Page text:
For this report, we examined inspection processes between the two agencies in GCP inspections and evaluated various performance characteristics that potentially impact coordinating inspection planning and exchange of information in this initiative.
Both FDA and EMA use several systems and databases to maintain inspection data related to marketing applications. FDA used the Document Archiving, Reporting, & Regulatory Tracking System (DARRTS), Compliance Program Information System (COMPLIS), and Enterprise Content Management System (ECMS—document repository). The EMA used the product information and application tracking system (SIAMED), and the inspections database (CorpGxP). FDA document the results and findings of a GCP inspection in an Establishment Inspection Report (EIR) and Clinical Inspection Summary while EMA document in an Inspection Report (IR) and Integrated Inspection Report (IIR).
Identification of Inspection Data and Analyses of Inspection Processes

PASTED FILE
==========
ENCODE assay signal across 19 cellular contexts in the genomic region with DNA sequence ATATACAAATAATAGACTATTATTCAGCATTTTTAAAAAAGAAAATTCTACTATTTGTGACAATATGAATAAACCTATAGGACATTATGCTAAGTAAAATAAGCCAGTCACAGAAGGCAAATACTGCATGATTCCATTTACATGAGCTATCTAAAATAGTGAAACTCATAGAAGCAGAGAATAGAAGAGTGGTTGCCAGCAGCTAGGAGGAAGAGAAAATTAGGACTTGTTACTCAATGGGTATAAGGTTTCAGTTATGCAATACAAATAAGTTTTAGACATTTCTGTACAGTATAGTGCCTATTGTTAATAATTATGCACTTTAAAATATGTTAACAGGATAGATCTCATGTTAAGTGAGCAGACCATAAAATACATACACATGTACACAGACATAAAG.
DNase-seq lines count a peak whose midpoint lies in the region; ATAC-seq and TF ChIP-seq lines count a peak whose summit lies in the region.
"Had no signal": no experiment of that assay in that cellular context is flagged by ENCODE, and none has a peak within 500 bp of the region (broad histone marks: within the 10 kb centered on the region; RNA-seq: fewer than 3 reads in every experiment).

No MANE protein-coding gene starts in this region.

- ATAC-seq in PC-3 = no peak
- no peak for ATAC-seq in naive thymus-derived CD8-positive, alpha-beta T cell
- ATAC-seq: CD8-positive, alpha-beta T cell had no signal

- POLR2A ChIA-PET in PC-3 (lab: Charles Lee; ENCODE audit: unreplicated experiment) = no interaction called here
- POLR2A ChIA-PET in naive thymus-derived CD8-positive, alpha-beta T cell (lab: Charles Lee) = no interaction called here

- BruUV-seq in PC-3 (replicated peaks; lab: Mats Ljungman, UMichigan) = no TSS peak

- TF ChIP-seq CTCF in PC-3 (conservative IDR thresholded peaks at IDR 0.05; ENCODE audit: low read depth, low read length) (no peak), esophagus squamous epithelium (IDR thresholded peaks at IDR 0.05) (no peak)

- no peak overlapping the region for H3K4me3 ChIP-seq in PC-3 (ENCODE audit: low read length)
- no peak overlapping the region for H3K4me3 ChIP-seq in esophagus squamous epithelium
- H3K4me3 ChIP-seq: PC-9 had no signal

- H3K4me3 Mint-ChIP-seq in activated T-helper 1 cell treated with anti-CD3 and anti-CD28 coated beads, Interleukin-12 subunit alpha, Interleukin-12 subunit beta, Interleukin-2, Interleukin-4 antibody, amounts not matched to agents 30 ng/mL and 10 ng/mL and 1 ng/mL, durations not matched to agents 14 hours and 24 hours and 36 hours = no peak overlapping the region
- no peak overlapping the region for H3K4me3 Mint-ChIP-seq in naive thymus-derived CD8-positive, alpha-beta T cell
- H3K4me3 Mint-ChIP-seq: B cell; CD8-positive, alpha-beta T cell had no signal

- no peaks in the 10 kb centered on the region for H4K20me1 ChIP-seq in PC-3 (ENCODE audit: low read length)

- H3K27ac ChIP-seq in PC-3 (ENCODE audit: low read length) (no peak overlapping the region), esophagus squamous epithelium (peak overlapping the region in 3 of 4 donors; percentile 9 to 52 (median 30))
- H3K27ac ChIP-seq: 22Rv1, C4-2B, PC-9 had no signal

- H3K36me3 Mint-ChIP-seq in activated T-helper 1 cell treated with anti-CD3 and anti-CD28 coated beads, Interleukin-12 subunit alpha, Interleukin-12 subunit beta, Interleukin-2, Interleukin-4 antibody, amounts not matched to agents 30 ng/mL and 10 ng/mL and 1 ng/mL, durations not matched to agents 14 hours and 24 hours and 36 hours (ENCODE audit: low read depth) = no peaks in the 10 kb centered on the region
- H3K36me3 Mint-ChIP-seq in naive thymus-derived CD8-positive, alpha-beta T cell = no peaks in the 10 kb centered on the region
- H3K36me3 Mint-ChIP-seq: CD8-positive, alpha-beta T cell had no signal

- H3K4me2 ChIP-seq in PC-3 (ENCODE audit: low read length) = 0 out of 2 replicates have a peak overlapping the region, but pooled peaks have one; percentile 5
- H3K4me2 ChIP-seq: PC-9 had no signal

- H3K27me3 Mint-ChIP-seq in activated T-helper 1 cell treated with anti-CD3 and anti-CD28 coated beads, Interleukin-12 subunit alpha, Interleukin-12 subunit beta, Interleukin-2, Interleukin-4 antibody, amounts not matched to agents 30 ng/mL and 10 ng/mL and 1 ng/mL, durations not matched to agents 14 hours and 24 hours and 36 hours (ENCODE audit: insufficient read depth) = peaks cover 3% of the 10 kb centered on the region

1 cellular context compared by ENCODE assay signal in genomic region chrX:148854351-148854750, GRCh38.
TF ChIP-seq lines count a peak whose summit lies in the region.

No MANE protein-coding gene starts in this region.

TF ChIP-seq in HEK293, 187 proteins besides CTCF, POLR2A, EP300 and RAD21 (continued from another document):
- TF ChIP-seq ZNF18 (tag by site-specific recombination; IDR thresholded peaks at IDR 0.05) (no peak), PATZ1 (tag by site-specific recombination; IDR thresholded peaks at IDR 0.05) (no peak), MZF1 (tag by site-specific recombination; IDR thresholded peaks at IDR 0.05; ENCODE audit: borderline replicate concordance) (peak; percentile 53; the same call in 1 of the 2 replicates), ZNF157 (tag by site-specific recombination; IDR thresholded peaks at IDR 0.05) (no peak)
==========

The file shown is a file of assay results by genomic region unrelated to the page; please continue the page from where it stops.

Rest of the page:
Inspection data were obtained from the data sources maintained by each respective agency. We first identified the shared applications, defined as an application that the same clinical trial data were submitted to both FDA and EMA for marketing authorization by the same applicant. Shared applications from September 2009 through December 2015 were identified by reviewing meeting agendas and lists of documents that had been exchanged over the course of the FDA-EMA collaboration during the study period. For each of the shared applications identified, the number and type of sites inspected, location of inspected sites, and relevant timelines of inspection process milestones at each agency were examined and tabulated accordingly. Shared applications were further classified into those in which there were common sites inspected by FDA and EMA and those that did not share common sites. For those applications that had common sites, inspections were categorized as joint inspections that were conducted concurrently by both agencies, and sequential inspections that were conducted separately at different times by both agencies. For applications that had no common sites between the two agencies, the sites were designated “FDA Only” or “EMA Only”, as appropriate.